______________________________________Formulation 4: Raloxifene capsuleIngredient Quantity (mg/capsule)______________________________________Raloxifene 10Starch, NF 103Starch flowable powder 225.3Silicone fluid 350 centistokes 1.7______________________________________
______________________________________Formulation 5: Raloxifene capsuleIngredient Quantity (mg/capsule)______________________________________Raloxifene 50Starch, NF 150Starch flowable powder 397Silicone fluid 350 centistokes 3.0______________________________________
The specific formulations above may be changed in compliance with the reasonable variations provided.
A tablet formulation is prepared using the ingredients below:
______________________________________Formulation 6: TabletsIngredient Quantity (mg/tablet)______________________________________Active ingredient 0.1-1000Cellulose, microcrystalline 0-650Silicon dioxide, fumed 0-650Stearate acid 0-15______________________________________
The components are blended and compressed to form tablets.
Alternatively, tablets each containing 0.1-1000 mg of Active ingredient are made up as follows:
______________________________________Formulation 7: TabletsIngredient Quantity (mg/tablet)______________________________________Active ingredient 0.1-1000Starch 45Cellulose, microcrystalline 35Polyvinylpyrrolidone 4(as 10% solution in water)Sodium carboxymethyl cellulose 4.5Magnesium stearate 0.5Talc 1______________________________________
The Active ingredient, starch, and cellulose are passed through a No. 45 mesh U.S. sieve and mixed thoroughly. The solution of polyvinylpyrrolidone is mixed with the resultant powders which are then passed through a No. 14 mesh U.S. sieve. The granules so produced are dried at 50°-60° C. and passed through a No. 18 mesh U.S. sieve. The sodium carboxymethyl starch, magnesium stearate, and talc, previously passed through a No. 60 U.S. sieve, are then added to the granules which, after mixing, are compressed on a tablet machine to yield tablets.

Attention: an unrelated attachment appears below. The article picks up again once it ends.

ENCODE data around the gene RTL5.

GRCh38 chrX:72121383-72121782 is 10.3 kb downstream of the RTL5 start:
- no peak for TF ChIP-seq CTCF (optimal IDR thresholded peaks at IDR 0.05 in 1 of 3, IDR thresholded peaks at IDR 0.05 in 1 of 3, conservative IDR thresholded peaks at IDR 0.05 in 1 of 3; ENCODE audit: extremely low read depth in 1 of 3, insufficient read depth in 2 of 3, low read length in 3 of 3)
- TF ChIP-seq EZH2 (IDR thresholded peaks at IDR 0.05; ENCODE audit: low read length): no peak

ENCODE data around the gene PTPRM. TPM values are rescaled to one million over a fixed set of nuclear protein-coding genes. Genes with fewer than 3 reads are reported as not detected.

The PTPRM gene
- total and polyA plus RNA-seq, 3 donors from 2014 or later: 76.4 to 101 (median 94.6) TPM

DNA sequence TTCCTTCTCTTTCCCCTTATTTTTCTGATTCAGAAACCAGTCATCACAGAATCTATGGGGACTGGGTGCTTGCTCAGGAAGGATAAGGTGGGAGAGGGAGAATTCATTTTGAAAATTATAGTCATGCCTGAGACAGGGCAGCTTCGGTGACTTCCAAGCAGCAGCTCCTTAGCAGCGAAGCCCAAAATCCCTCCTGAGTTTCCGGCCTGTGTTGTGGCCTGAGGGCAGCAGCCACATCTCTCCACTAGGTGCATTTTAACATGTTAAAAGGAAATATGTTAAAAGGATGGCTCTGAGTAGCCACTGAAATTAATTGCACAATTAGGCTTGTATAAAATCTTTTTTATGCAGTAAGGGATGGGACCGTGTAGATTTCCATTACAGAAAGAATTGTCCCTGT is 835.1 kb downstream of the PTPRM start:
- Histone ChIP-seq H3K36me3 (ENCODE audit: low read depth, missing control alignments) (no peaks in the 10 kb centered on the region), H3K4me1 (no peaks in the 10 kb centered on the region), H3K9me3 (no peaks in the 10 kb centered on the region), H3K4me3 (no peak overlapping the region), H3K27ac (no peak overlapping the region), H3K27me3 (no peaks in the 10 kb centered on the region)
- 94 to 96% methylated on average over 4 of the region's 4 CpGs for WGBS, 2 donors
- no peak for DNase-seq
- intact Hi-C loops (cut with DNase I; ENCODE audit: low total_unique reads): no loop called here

Suspensions each containing 0.1-1000 mg of Active ingredient per 5 mL dose are made as follows:
______________________________________Formulation 8: SuspensionsIngredient Quantity (mg/5 ml)______________________________________Active ingredient 0.1-1000 mgSodium carboxymethyl cellulose 50 mgSyrup 1.25 mgBenzoic acid solution 0.10 mLFlavor q.v.Color q.v.Purified water to 5 mL______________________________________
The Active ingredient is passed through a No. 45 mesh U.S. sieve and mixed with the sodium carboxymethyl cellulose and syrup to form a smooth paste. The benzoic acid solution, flavor, and color are diluted with some of the water and added, with stirring. Sufficient water is then added to produce the required volume.
The following composition is prepared:
______________________________________Formulation 9Ingredient Quantity (mg/5 ml)______________________________________Hydroxypropylcellulose 1.5 gActive Ingredient 1.5-30 gIsopropanol qs 100 g______________________________________
______________________________________Formulation 10The following composition is prepared:Ingredient Quantity (mg/5 ml)______________________________________Hydroxypropylcellulose 1.5 gEthyl lactate 15.0 gActive Ingredient 1.5-30 gIsopropanol qs 100 g______________________________________
______________________________________Formulation 11The following composition is prepared:Ingredient Quantity (mg/5 ml)______________________________________Hydroxypropylcellulose 1.0 gButylated hydroxytoluene 0.02 gActive Ingredient 1.5-25 gEthanol qs 100 g______________________________________
______________________________________Formulation 12The following composition is prepared:Ingredient Quantity (mg/5 ml)______________________________________Hydroxypropylcellulose 1.5 gButylated hydroxytoluene 0.01 gC8 -C12 fatty acid triglycerides 10.0 gActive Ingredient 1.5-30 gIsopropanol qs 100 g______________________________________
Formulations 9-12 take the form of gels.
______________________________________Formulation 13The following composition is prepared:Ingredient Quantity (mg/5 ml)______________________________________Isopropanol 46.0 gActive Ingredient 1.0-15 gC8 -C12 fatty acid triglycerides 49.0 g______________________________________
______________________________________Formulation 14The following composition is prepared:Ingredient Quantity (mg/5 ml)______________________________________Ethanol 69.0 gEthyl lactate 10.0 gActive Ingredient 1.5-20 gC8 -C12 fatty acid triglycerides 30.0 g______________________________________
______________________________________Formulation 15The following composition is prepared:Ingredient Quantity (mg/5 ml)______________________________________Isopropanol 47.0 gAcetone 10.0 gEthyl lactate 10.0 gActive Ingredient 1-15 gC8 -C12 fatty acid triglycerides 30.0 g______________________________________